A pre-insolvency or insolvency procedure can be used to restructure the business and address its financial difficulties. This can include renegotiating contracts, reducing debt, or selling non-core assets to raise cash. Further, pre-insolvency or insolvency procedures may also provide protection from creditors such as a stay on enforcement actions/moratorium, allowing the business or asset to continue operating while a restructuring plan is developed. In some cases, pre-insolvency or insolvency procedures may help by removing the existing management that may have been responsible for the financial difficulties of the asset. This can help to bring in new management with fresh ideas and a different approach to the business/asset. Lastly, insolvency procedures can also be used to sell assets in a controlled and orderly manner that can help maximize the value of the asset and limit the risks associated with it.

Buyer's liabilities when the purchase is made in pre-insolvency or insolvency procedures.

In some cases, the buyer may inherit liabilities associated with the distressed asset as a successor to the previous owner. This can include outstanding tax liabilities or other debts or obligations. Further, a buyer may be required to return the asset where the transfer is held to be a fraudulent transfer. This may happen if the seller of the distressed asset was insolvent at the time of the sale, or if the sale was made for less than fair market value. However, the buyer may not be subject to any liabilities where it is shown that the buyer purchased the asset in good faith and at a fair value.

The buyer may also be liable for any regulatory compliance issues associated with the distressed asset such as violations of zoning laws, building codes, or environmental regulations.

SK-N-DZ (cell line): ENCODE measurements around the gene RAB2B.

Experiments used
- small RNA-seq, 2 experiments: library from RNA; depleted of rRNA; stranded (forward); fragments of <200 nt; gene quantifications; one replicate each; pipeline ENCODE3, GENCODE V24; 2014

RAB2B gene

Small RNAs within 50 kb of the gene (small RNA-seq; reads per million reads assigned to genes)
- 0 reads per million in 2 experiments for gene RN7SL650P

To mitigate these liabilities, buyers should conduct thorough due diligence and obtain appropriate legal advice prior to the purchase. The purchase agreement should also include appropriate representations and warranties from the seller, indemnification provisions, and other protections that limit the buyer's exposure to liabilities and risks.

Is a public tender mandatory when the purchase is made in pre-insolvency or insolvency procedures?

In India, when a company is undergoing insolvency proceedings, the resolution professional invites prospective resolution applicants (who fulfill the criteria laid down by the resolution professional) to submit a resolution plan. Resolution plan means a plan proposed by any person for the insolvency resolution of the corporate debtor as a going concern. It may include provisions for the restructuring of the corporate debtor including by way of merger, amalgamation and demerger. The resolution plan that receives the highest votes from the committee of creditors is considered approved. There is generally no public tender for sale of individual assets as such.